But the aid agency says the government must do more to immediately meet growing humanitarian needs, driven in large part by the impacts of the climate crisis.
CARE Australia chief executive Peter Walton highlighted that while the new policy was a positive reset, a number of question marks remain over the ability of those in our region to confront the lived reality of the climate crisis and the commitment of Australian Aid to women and girls beyond our immediate region.
“At first glance, we welcome many of the commitments in this new policy. The stated commitment to putting local organisations and voices in the driving seat, with less risk aversion to allow for more innovation, is truly welcome,” said Walton.
Walton shared that with this new policy, ambition comes the need for a new architecture too; if they are to see these commitments realised in practice.
“We have been particularly vocal around the need for a shift towards genuine locally-led aid, so we look forward to better understanding how this will be realised through a new Civil Society Partnerships Fund.”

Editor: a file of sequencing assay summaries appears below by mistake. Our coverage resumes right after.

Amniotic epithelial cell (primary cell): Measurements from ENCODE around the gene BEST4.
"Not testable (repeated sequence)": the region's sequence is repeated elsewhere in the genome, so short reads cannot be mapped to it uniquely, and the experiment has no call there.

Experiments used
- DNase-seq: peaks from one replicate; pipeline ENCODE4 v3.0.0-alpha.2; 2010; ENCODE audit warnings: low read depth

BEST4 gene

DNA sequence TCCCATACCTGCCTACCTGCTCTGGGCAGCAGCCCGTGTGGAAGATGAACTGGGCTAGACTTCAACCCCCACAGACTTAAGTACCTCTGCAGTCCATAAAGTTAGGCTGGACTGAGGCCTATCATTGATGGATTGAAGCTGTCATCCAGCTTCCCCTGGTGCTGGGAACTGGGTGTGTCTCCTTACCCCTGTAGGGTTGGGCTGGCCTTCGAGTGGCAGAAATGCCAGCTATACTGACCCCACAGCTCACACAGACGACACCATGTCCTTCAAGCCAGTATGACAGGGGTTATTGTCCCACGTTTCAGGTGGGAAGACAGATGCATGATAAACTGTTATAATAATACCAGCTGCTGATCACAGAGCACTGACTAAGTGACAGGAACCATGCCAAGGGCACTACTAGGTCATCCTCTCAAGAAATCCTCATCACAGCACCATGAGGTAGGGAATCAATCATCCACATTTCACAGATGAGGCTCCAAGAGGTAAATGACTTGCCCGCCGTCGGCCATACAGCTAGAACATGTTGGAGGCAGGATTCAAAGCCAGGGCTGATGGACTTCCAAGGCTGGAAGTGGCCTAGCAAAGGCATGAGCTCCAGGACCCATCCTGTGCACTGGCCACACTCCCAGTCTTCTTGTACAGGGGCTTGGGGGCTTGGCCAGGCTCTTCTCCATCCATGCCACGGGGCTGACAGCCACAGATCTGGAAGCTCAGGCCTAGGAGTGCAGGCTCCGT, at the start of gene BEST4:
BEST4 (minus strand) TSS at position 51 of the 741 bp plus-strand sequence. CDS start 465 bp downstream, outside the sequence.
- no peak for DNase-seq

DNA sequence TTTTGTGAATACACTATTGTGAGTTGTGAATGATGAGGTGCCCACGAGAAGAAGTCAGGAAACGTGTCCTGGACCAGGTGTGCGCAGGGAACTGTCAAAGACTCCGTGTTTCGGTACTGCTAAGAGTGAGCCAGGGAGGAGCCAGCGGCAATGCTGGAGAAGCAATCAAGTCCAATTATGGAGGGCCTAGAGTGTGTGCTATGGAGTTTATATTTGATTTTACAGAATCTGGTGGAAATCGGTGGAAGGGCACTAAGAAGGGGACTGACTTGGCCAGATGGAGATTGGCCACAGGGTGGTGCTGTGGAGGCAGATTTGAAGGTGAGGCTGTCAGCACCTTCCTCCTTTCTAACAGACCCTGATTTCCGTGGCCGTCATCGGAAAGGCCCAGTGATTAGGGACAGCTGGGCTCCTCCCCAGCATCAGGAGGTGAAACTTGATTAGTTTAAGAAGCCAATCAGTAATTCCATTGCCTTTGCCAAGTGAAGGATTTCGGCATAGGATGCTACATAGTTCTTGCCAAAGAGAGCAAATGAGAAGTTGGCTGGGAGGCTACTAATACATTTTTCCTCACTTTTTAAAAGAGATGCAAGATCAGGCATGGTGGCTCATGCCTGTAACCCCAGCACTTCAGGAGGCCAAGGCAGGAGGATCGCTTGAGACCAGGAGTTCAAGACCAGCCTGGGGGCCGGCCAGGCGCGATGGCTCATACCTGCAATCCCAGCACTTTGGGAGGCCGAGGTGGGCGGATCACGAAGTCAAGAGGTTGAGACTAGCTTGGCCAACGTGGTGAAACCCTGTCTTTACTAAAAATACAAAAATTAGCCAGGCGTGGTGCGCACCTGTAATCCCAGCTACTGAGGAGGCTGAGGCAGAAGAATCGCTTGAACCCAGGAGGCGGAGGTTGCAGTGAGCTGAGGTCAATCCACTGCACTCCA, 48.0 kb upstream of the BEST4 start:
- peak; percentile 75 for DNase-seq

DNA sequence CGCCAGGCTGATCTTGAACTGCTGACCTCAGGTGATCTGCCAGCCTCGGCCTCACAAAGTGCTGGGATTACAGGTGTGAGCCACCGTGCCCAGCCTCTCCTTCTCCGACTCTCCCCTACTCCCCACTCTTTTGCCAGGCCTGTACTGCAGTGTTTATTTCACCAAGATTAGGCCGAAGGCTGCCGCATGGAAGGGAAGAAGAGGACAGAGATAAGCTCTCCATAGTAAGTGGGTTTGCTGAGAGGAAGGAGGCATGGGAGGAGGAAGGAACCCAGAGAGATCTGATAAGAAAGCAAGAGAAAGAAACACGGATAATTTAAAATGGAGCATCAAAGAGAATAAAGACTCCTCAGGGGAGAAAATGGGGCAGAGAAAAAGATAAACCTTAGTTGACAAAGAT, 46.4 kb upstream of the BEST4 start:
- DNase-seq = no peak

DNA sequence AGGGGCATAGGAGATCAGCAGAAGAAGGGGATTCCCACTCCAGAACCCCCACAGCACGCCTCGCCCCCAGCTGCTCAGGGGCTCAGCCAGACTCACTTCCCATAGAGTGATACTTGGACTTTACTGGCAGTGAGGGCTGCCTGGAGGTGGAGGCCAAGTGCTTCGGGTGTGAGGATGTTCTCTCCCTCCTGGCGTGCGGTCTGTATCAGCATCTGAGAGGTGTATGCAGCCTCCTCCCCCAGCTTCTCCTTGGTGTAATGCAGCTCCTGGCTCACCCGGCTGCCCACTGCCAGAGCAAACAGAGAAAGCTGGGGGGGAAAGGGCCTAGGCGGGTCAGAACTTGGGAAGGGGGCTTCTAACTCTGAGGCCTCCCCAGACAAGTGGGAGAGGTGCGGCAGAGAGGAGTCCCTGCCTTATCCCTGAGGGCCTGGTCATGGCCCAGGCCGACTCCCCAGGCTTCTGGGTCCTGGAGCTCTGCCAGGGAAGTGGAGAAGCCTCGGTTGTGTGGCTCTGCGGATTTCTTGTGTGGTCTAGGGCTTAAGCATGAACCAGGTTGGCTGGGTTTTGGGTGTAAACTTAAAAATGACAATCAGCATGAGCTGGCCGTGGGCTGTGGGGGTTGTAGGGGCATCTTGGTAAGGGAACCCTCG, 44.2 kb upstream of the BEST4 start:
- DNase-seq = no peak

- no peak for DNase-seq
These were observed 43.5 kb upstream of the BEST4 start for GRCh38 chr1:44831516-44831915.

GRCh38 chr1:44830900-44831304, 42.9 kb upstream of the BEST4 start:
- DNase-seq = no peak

CARE Australia says empowering women and girls in climate action and dynamic and flexible humanitarian aid beyond the Indo-Pacific are areas which at first glance, deserve more attention in the policy.
“While we are encouraged by the ambitious tone, including mention of investments to reduce disaster and climate risk, there is no specific commitment to supporting women and girls to adapt to the challenges of the climate crisis,” added Walton.
Walton said that improvements to the transparency of aid flows and decision-making would bring Australia up to the mark of other donor countries, with more support to humanitarian aid needed further afield.
“We continue to await a clear commitment to increased humanitarian aid beyond the Indo-Pacific, recognising this is truly how we can play our part in a world in crisis. For women and girls from Syria through to Afghanistan, Australian Aid can and is already making a real difference. But all too often, we see needs which outstrip resourcing.”
Menchie Khairuddin is a writer Deputy Content Manager at Akolade and content producer for Third Sector News. She is passionate about social affairs specifically in mixed, multicultural heritage and not-for-profit organisations.